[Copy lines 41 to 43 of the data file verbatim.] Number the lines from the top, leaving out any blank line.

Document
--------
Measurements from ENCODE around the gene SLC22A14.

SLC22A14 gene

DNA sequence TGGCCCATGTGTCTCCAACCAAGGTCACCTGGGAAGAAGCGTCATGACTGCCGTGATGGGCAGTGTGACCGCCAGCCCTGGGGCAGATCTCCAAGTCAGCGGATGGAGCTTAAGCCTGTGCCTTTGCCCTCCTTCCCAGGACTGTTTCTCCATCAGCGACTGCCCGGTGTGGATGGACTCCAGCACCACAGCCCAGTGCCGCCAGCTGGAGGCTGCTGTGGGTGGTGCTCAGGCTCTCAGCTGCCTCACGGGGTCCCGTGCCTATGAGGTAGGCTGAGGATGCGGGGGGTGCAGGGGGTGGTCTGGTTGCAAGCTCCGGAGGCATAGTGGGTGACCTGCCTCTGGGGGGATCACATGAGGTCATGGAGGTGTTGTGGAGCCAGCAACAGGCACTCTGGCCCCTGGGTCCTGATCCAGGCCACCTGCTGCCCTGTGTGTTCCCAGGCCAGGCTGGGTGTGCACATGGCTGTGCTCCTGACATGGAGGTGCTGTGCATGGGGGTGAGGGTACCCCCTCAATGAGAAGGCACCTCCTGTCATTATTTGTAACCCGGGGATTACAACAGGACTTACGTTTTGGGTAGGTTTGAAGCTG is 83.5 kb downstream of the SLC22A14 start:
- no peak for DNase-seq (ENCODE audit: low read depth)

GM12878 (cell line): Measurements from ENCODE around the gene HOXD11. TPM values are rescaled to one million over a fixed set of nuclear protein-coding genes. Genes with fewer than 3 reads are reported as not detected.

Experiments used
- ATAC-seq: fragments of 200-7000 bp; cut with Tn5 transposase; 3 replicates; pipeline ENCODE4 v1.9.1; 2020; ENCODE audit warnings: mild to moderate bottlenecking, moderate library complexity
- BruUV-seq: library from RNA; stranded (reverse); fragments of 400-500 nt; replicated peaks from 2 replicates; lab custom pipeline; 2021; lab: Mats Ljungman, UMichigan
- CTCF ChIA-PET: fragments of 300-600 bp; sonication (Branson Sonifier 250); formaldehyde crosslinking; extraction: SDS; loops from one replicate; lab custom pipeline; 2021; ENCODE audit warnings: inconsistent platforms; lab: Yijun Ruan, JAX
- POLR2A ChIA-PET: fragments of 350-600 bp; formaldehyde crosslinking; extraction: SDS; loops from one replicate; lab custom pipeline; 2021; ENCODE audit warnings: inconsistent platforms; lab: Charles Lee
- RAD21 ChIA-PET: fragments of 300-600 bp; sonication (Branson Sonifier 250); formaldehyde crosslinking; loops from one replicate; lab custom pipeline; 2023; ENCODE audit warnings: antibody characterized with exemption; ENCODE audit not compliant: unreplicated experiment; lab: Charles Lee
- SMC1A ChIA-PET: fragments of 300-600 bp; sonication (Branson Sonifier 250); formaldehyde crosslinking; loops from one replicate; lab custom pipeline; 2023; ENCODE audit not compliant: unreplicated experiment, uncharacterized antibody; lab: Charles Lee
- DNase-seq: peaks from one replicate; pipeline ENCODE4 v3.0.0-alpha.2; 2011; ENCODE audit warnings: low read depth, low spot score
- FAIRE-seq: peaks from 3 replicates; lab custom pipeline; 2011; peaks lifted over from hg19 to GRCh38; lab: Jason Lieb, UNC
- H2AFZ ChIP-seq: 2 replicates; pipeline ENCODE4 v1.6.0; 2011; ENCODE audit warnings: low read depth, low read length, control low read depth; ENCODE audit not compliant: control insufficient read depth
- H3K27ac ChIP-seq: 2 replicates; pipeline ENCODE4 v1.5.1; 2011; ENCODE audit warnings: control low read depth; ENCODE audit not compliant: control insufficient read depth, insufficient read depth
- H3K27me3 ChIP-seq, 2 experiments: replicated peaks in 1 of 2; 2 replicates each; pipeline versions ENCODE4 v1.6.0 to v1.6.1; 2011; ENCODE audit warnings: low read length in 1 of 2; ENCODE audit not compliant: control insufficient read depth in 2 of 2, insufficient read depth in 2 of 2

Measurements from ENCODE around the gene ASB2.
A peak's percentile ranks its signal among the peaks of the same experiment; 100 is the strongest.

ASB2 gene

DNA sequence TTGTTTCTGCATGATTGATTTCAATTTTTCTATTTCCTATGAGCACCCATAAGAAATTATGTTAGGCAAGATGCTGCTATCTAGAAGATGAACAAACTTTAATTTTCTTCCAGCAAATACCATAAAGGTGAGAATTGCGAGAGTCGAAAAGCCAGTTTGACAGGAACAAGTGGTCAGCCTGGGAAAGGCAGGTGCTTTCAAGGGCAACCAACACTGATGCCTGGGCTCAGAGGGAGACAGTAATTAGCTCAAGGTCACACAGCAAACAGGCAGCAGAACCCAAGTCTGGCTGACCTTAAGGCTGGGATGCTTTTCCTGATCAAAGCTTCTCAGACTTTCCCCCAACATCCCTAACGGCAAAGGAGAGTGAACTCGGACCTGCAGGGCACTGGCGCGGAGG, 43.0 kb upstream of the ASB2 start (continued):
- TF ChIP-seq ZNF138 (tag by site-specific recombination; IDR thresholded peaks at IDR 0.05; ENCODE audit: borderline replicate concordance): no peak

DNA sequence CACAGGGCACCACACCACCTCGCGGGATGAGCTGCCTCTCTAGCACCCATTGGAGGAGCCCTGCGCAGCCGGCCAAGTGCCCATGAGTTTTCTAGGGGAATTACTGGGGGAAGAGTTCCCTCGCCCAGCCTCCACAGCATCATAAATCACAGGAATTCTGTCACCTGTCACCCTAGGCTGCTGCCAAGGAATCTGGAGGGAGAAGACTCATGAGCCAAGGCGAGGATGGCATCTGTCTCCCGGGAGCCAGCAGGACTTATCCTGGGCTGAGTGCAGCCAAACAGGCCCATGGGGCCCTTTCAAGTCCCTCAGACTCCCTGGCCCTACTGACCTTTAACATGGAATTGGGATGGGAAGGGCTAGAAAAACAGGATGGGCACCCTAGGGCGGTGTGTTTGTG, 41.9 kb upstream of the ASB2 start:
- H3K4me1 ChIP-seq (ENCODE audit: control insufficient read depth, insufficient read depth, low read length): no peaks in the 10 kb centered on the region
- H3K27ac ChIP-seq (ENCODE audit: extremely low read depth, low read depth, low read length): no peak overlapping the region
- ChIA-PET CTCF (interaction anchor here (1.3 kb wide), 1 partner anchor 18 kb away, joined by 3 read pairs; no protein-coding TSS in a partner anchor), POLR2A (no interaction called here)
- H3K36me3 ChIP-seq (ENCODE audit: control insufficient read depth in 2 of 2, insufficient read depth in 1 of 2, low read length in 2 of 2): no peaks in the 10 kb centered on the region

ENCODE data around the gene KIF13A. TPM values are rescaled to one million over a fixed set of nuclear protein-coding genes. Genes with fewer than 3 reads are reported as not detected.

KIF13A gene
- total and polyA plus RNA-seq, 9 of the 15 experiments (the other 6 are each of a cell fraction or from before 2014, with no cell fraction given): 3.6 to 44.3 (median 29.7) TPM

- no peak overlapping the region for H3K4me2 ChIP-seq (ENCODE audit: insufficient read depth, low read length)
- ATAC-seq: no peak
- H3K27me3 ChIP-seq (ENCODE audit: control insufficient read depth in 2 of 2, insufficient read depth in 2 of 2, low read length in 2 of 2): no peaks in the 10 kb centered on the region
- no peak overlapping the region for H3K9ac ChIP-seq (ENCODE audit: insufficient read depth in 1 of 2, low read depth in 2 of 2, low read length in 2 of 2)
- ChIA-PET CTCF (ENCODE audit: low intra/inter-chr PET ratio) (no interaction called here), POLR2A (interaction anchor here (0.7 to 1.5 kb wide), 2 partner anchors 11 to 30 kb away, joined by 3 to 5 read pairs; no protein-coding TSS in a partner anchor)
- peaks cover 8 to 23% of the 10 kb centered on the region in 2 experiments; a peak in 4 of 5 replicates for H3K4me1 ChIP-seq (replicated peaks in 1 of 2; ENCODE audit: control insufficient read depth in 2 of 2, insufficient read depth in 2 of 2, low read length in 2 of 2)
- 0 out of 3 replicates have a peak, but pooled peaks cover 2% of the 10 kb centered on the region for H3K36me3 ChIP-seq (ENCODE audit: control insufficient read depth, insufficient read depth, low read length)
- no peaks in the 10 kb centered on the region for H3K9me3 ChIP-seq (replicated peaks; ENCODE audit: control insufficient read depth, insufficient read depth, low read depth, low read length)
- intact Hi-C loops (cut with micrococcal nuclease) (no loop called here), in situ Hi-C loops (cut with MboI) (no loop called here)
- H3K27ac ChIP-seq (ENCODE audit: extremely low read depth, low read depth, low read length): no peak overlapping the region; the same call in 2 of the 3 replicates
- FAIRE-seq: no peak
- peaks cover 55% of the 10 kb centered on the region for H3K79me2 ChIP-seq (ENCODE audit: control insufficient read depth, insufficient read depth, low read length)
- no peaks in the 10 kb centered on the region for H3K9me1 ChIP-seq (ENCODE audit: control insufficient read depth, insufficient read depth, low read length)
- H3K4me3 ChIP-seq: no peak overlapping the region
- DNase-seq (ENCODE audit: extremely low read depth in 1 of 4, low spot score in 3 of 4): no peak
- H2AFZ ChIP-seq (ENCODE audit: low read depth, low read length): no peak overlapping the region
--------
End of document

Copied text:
- FAIRE-seq: no peak
- peaks cover 55% of the 10 kb centered on the region for H3K79me2 ChIP-seq (ENCODE audit: control insufficient read depth, insufficient read depth, low read length)
- no peaks in the 10 kb centered on the region for H3K9me1 ChIP-seq (ENCODE audit: control insufficient read depth, insufficient read depth, low read length)